The four crucial elements in the NRI quota, per PA Inamdar v. State of Maharashtra, (2005) 6 SCC 537 are: one, the discretion of the management (whether to have the quota or not); two, the limit (15%); three, that seats should be available for genuine and bona fide NRI students, and lastly that the quota was to be filled based on merit. However, there is nothing in PA Inamdar to say that a 15% NRI quota is an unqualified and unalterable part of the admission process in post graduate medical courses.

On scope of discretionary power of private medical colleges on NRI quota

A combined effect of the provisions of the Medical Council of India Act and regulations with respect to admissions (which have been progressively amended in respect of eligibility for admission to courses, procedure for admission, etc.) and the decisions of this court, is that private colleges and institutions which offer such professional and technical courses, have some elbow room: they can decide whether, and to what extent, they wish to offer NRI or management quotas (the limits of which are again defined by either judicial precedents, enacted law or subordinate legislation).

However, the discretion of private managements who set up and manage medical colleges cannot be left to such an untrammelled degree as to result in unfairness to candidates. Undoubtedly, these private institutions have the discretion to factor in an NRI or any other permissible quota. Yet that discretion should be tempered; if the discretion to have such a quota is exercised, it should be revised or modified reasonably, and within reasonable time.

On the facts of the case

This case presents some unusual features in that the admission calendar appears to have been thrown out of gear on account of the Covid-19 pandemic. The NEET written test was held in January, and the results were declared on i.e. 31.01.2020. At that stage, and soon thereafter till the end of March, the thinking of the colleges and the board appears to be that the NRI quota in private medical colleges would be maintained (evident from the minutes of meeting dated 17.03.2020).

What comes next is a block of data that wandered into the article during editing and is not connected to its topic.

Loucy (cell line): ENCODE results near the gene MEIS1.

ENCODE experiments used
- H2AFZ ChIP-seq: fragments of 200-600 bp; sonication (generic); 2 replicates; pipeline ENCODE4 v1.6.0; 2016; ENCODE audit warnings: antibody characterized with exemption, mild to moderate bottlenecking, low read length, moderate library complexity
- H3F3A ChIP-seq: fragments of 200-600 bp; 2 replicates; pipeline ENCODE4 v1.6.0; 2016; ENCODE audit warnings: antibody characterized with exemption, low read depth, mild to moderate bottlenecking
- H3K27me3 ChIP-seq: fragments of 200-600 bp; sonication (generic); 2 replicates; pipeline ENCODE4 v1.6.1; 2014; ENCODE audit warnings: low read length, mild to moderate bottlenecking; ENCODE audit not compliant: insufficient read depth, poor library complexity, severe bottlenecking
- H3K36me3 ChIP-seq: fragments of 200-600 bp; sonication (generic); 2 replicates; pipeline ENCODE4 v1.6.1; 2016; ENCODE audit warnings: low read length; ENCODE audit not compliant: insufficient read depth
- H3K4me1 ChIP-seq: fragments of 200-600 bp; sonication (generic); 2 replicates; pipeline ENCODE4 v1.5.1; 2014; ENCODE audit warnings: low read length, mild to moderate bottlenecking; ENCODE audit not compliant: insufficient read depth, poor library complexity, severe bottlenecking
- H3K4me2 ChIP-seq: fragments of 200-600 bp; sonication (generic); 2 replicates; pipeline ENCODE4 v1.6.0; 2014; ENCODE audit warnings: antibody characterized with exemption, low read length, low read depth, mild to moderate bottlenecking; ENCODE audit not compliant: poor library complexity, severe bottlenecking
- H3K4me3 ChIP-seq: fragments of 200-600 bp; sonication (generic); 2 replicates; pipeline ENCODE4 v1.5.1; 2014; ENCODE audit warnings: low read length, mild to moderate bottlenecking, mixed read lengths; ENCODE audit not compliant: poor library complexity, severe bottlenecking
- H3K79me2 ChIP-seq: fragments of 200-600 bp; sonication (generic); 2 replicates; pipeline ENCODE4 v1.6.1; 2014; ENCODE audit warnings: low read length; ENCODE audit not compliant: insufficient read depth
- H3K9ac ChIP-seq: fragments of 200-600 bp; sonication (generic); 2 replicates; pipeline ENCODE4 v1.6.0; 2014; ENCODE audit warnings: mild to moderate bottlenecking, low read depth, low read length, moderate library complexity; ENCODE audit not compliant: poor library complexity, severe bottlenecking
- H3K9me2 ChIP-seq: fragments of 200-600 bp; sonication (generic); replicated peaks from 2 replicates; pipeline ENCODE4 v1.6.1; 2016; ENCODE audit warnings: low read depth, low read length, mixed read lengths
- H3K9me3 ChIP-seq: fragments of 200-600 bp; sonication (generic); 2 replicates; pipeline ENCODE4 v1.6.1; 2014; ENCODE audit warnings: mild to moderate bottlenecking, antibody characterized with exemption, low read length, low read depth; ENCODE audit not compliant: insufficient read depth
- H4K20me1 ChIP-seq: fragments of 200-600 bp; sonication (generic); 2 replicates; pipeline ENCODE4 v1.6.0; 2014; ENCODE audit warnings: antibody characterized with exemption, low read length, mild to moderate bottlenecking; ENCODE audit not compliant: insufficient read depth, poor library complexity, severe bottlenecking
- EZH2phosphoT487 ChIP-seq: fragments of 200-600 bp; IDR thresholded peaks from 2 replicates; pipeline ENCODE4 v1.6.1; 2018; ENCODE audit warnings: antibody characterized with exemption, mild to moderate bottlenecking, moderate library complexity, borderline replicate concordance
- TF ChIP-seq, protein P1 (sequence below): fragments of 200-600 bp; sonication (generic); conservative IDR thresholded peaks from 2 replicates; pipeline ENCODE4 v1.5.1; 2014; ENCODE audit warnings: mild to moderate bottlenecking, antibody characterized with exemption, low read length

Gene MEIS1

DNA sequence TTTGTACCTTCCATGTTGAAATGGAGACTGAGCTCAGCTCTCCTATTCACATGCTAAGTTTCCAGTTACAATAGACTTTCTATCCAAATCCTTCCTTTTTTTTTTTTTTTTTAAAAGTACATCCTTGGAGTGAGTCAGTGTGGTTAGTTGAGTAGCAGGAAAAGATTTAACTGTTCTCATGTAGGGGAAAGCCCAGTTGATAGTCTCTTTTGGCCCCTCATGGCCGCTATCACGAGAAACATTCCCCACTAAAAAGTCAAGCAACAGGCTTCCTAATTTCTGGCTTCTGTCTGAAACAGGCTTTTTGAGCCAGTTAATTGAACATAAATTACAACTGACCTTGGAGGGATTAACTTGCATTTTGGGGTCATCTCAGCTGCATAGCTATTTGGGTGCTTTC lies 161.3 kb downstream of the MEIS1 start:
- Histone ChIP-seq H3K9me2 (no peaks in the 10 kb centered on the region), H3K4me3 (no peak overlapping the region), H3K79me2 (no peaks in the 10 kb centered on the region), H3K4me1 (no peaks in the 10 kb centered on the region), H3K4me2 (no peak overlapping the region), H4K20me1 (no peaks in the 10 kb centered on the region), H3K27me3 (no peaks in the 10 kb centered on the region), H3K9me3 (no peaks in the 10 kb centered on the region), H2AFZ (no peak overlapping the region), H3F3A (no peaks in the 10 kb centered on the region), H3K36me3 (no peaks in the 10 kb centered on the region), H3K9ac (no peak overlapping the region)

In terms of the board’s notification of 10.04.2020, the NRI students’ documents were to be verified on 14.04.2020. Apparently, immediately a day after that notification, on 11.04.2020 to be precise, the private colleges en masse appear to have decided not to proceed with the NRI quota and instead ‘merge’ it with the 35% management quota seats, and proceed to fill them entirely based upon rank based merit of the management quota candidates arranged in terms of their ranking and performance in the NEET. NRI candidates were to be treated as management quota candidates, and their applications too, considered on the basis of their overall merit in that category.

Considering the abovementioned facts, the Court noticed that

“Viewed in isolation, this decision is perfectly valid; it gives one the impression that NRI students were not prejudiced. Undoubtedly, the decision to abolish the NRI quota was exclusively within the scope of the private institutions’ decision-making. Yet what is apparent is that by this time, the NRI students had not only started applying for counselling, but had also submitted all their documents for verification to determine their eligibility for the NRI quota seats, and in a sense, committed themselves as candidates for NRI quota seats in Rajasthan for whatever perceived advantages they could reasonably see in their favour. Hence, when the matter stood thus, when the final seat matrices were published on 13.04.2020, it acted to the unfair detriment of these NRI students.”